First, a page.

SCOTUS rulings boost Nevada gay-marriage effort
CARSON CITY, Nev. — Despite no direct mandates for Nevada, the U.S. Supreme Court’s rulings on two gay marriage issues Wednesday may have a decisive impact on the outcome of the political tussle over same-sex marriage in the Silver State.
Supporters said they believe the land’s highest court just won the battle for them.
“The opinion that supports the states’ right to affirm relationships of all loving couples gives us a lot of power,” said Bob Fulkerson, director of the Progressive Leadership Alliance of Nevada. “There’s no doubt we will win on Nov. 8, 2016, when voters pass this.”
Fulkerson referred to a measure, SJR13, that the Legislature passed this year that would change the state Constitution to allow for same-sex marriage. Lawmakers need to pass the measure a second time in 2015 and get voter approval in 2016 before it can become law.
Wednesday’s Supreme Court rulings give gay marriage supporters firepower for the campaign to win over voters and lawmakers and encouragement to keep pushing forward, Fulkerson said.
“The Supreme Court ruling and some of the beautiful language that affirms equality is going to be used to further sweep down opposition,” he said. “They could have done more, like they’ve done in past civil rights cases, but this just means we’ll continue to fight.”
The court’s rulings wiped away part of a federal anti-gay marriage law that has kept legally married same-sex couples from receiving tax, health and pension benefits, and left in place a California court’s ruling that the state’s Proposition 8 is unconstitutional.
That outcome probably will allow state officials to order the resumption of same-sex weddings in the nation’s most populous state in about a month.
“They stopped just short of equality, but this is a phenomenal step,” said Sen. Pat Spearman, D-Las Vegas, a lesbian minister. “For generations, we will look back on this as we look back on every plank of history where people stood up and did the right thing, and the voice of inequality was defeated.”
The court could have ruled that clauses in state constitutions banning same-sex marriage are unconstitutional. Still, the ruling will make some Nevada voters think about why they are opposing the resolution to allow gay marriage in their state, according to Spearman.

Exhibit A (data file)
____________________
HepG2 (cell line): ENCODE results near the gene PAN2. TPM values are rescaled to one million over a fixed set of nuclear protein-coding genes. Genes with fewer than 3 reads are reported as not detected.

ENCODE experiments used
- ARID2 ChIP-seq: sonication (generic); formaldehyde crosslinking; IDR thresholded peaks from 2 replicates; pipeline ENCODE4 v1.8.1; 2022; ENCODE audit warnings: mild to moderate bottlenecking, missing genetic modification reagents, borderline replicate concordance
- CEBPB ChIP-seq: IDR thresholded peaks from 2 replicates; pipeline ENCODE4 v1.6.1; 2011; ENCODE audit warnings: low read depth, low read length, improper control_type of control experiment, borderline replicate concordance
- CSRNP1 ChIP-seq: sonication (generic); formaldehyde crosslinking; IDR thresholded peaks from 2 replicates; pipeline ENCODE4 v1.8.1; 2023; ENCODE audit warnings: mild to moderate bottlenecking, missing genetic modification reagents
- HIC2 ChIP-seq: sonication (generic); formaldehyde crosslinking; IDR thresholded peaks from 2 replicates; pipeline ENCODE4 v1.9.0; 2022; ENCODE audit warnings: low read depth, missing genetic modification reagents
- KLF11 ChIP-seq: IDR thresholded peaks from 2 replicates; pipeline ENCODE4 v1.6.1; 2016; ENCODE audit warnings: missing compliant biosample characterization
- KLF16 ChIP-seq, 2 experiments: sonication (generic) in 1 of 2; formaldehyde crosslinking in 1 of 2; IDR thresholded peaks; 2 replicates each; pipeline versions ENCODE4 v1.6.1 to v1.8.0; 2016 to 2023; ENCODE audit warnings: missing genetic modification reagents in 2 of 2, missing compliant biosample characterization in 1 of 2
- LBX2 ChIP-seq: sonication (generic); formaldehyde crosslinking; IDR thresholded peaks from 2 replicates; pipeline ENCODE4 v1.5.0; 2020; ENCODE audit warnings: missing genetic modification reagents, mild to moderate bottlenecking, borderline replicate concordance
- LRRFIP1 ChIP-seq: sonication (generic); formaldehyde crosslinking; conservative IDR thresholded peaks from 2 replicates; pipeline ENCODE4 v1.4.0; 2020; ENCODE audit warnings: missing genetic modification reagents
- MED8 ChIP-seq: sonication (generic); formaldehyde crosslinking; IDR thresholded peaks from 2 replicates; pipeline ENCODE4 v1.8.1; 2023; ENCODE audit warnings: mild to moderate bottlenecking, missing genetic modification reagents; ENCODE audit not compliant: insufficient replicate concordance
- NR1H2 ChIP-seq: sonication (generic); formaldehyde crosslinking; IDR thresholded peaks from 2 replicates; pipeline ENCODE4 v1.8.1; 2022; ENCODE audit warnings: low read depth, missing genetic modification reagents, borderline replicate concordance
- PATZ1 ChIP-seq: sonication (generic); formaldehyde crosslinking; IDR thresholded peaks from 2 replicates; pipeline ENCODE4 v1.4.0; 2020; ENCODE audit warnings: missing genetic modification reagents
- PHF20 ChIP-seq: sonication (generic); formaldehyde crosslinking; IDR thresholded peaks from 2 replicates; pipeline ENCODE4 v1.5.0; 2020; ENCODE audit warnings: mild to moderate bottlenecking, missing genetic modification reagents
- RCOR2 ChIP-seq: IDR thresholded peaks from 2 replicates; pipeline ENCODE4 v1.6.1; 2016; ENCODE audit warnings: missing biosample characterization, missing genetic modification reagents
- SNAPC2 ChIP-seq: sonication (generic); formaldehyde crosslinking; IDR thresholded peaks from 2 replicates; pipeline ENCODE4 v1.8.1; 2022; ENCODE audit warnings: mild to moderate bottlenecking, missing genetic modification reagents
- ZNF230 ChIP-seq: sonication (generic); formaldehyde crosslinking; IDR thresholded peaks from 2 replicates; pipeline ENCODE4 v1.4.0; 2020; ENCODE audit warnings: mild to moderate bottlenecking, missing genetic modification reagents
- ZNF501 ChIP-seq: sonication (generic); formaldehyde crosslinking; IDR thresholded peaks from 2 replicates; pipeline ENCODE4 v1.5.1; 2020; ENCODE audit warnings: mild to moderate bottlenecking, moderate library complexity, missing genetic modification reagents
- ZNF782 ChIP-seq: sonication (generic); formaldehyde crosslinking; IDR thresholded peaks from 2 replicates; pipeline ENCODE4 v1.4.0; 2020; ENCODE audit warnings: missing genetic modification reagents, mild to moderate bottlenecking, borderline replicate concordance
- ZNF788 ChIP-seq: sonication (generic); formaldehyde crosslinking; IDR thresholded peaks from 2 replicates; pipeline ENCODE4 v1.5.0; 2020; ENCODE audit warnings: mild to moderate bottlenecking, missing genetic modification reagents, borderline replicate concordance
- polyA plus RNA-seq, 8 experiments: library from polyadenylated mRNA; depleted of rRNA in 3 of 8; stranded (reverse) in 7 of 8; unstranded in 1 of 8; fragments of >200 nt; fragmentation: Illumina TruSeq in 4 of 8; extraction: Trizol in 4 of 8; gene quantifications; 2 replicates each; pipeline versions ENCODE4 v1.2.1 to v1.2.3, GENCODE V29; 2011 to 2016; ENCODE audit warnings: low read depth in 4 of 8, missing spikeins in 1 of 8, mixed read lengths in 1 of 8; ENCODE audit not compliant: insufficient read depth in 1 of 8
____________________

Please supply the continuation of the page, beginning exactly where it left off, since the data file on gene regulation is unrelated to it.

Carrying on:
“What they did was frame a pathway of equality here in Nevada,” Spearman said of the Supreme Court ruling. “It will be very difficult for those that categorize themselves as constitutionalists to vote against this now.”
Assemblyman John Hambrick, R-Las Vegas, who opposes gay marriage, said the ruling will flare up passion and intensity from advocates on both sides of the issue. He said it could also lead to more funding for pro-gay marriage campaigns as the constitutional change is debated.
“It will not change anything in Nevada until the issues are approved by the voters, and the battle for the voters will be on soon,” Hambrick said. “We’re going to have to fight to have what we believe is correct maintained as the status quo.”
The fate of gay marriage in Nevada could be decided quicker than 2016 if another court ruling favors advocates.
A case is pending at the 9th U.S. Circuit Court of Appeals in San Francisco about the constitutionality of Nevada banning same-sex marriage, but opponents of same-sex marriage have asked the Supreme Court hear the case before the circuit court.
The Supreme Court is expected to decide Thursday if it will hear the case, Sevcik v. Sandoval, or leave it with the appellate court.
The case is a challenge of a Nevada federal judge’s ruling that the state’s ban on gay marriage stemming from a 2002 constitutional amendment was legal.
Lambda Legal, based in Los Angeles, is representing eight Nevada couples in the case against Nevada Gov. Brian Sandoval.
Tara Borelli, a lawyer for Lambda Legal on the case, said the Supreme Court ruling on Wednesday may clear a path for the Nevada case to proceed.